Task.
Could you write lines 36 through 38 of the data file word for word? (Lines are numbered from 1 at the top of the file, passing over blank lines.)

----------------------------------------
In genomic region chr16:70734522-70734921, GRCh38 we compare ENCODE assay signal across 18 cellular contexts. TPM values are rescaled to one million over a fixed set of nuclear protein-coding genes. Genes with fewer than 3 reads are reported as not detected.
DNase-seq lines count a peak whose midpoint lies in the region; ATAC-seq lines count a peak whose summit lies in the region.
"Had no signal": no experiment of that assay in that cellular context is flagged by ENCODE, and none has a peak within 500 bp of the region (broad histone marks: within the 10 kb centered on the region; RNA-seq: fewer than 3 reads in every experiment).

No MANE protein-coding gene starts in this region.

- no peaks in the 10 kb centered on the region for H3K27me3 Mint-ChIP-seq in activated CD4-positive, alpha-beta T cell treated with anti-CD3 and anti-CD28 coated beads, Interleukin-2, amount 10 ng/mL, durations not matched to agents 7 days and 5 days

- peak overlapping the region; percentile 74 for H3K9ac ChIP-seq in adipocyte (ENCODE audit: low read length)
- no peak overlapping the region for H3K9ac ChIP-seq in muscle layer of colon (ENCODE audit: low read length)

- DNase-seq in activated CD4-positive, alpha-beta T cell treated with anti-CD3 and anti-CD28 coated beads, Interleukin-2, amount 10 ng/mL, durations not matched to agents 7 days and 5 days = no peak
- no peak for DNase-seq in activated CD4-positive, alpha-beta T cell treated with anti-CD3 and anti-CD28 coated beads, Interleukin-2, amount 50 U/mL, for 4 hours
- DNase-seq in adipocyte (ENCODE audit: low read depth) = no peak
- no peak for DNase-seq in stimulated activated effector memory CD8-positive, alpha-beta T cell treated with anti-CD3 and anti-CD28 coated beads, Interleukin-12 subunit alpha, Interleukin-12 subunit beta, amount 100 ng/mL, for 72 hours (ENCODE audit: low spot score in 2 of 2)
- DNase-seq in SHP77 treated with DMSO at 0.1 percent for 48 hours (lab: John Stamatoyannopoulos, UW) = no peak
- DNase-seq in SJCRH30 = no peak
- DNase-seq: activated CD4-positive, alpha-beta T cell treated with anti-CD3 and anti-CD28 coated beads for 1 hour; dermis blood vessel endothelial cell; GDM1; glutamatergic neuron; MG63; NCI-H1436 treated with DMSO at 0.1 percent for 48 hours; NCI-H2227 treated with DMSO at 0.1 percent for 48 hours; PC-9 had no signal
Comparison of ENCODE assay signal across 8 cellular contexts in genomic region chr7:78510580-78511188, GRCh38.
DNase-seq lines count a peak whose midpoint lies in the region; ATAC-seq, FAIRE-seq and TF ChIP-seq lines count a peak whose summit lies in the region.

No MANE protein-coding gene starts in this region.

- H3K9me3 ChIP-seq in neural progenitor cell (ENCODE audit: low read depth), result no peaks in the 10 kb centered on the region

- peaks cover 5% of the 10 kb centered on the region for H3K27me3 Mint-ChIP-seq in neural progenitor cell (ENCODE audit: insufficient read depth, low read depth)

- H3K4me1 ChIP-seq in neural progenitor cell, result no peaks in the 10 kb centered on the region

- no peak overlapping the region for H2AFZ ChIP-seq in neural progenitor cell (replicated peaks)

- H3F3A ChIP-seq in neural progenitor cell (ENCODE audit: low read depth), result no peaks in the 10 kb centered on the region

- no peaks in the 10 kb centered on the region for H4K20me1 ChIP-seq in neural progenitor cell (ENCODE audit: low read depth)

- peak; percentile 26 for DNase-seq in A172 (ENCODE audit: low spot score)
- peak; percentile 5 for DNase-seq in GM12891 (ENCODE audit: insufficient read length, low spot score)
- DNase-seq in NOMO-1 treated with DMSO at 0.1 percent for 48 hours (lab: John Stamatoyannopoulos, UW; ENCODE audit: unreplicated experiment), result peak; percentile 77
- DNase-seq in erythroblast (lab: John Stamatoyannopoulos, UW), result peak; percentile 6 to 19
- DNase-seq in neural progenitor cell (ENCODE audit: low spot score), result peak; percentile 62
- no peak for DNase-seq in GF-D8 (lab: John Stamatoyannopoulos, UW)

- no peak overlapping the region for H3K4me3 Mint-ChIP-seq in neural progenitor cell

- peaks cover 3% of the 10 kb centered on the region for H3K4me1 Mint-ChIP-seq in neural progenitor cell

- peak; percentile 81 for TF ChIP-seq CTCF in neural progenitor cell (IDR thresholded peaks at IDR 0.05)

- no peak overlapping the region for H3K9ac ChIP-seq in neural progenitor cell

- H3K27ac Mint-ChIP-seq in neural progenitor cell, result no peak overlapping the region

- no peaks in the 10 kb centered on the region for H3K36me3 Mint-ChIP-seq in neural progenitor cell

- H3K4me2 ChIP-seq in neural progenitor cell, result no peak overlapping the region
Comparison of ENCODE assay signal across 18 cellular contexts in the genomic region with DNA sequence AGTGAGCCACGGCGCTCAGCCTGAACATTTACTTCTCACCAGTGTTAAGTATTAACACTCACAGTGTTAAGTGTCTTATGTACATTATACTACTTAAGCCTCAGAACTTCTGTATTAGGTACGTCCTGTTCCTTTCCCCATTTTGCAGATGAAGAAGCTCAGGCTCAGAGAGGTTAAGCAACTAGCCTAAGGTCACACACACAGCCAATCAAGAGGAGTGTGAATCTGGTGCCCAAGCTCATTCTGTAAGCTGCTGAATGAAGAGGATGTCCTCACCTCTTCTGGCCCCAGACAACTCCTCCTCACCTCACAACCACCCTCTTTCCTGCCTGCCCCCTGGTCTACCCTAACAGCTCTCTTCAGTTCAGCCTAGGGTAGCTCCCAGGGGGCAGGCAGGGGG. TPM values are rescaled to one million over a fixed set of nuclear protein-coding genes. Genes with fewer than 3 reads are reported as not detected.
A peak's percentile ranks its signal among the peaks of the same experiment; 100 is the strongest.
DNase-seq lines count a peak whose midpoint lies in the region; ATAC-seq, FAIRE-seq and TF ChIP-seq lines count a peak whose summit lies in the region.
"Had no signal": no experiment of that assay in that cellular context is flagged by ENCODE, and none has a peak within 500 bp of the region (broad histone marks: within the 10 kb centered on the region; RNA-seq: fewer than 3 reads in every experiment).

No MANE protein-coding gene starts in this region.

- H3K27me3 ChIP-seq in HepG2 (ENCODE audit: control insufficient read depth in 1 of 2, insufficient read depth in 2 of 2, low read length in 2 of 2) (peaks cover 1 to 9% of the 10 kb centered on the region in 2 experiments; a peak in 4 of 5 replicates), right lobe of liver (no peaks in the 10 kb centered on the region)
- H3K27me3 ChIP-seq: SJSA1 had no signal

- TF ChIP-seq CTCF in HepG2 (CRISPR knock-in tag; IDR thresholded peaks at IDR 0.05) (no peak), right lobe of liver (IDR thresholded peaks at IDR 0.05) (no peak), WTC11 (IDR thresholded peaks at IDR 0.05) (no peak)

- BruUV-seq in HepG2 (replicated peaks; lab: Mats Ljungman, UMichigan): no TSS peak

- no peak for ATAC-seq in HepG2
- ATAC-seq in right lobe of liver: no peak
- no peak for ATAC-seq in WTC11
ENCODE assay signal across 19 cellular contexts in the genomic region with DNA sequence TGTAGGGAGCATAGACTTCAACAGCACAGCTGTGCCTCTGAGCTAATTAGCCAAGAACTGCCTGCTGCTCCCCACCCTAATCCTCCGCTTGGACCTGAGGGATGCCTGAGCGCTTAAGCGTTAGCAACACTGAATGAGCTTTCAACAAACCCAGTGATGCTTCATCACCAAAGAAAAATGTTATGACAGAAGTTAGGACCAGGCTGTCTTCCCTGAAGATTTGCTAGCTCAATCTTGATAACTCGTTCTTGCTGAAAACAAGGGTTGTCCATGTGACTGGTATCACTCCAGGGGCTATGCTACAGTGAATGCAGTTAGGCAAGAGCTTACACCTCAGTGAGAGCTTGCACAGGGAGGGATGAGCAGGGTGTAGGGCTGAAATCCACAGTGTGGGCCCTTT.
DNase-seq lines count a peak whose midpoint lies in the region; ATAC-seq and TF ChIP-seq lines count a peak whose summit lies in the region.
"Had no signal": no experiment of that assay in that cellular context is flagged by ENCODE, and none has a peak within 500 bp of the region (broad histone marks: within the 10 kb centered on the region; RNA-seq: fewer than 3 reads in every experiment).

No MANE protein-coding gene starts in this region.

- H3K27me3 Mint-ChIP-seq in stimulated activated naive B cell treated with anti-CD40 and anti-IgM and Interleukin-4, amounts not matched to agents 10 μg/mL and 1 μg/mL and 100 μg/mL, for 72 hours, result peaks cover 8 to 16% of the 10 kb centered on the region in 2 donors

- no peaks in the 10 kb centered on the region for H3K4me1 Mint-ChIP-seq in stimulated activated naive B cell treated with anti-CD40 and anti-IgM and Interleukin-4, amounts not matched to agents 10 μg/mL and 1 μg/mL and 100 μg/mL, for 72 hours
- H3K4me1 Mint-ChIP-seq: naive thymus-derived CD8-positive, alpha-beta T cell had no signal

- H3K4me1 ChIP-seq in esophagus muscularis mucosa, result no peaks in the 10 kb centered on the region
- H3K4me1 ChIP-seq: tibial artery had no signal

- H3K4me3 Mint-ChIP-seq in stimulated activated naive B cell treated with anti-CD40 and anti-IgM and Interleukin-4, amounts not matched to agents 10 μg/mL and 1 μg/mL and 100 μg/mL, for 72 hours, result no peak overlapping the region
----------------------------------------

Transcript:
- H3K4me2 ChIP-seq in neural progenitor cell, result no peak overlapping the region
Comparison of ENCODE assay signal across 18 cellular contexts in the genomic region with DNA sequence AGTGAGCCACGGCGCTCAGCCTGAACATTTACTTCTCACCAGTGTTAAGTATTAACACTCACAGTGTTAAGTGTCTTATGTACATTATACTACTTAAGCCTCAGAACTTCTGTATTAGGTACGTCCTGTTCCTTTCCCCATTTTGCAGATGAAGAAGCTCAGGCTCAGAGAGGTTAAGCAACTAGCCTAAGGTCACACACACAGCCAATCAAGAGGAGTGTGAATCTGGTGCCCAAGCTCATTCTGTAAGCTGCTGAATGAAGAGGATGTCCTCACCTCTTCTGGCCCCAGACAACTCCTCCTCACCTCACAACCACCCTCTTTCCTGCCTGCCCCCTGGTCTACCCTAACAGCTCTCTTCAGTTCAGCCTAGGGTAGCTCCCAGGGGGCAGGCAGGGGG. TPM values are rescaled to one million over a fixed set of nuclear protein-coding genes. Genes with fewer than 3 reads are reported as not detected.
A peak's percentile ranks its signal among the peaks of the same experiment; 100 is the strongest.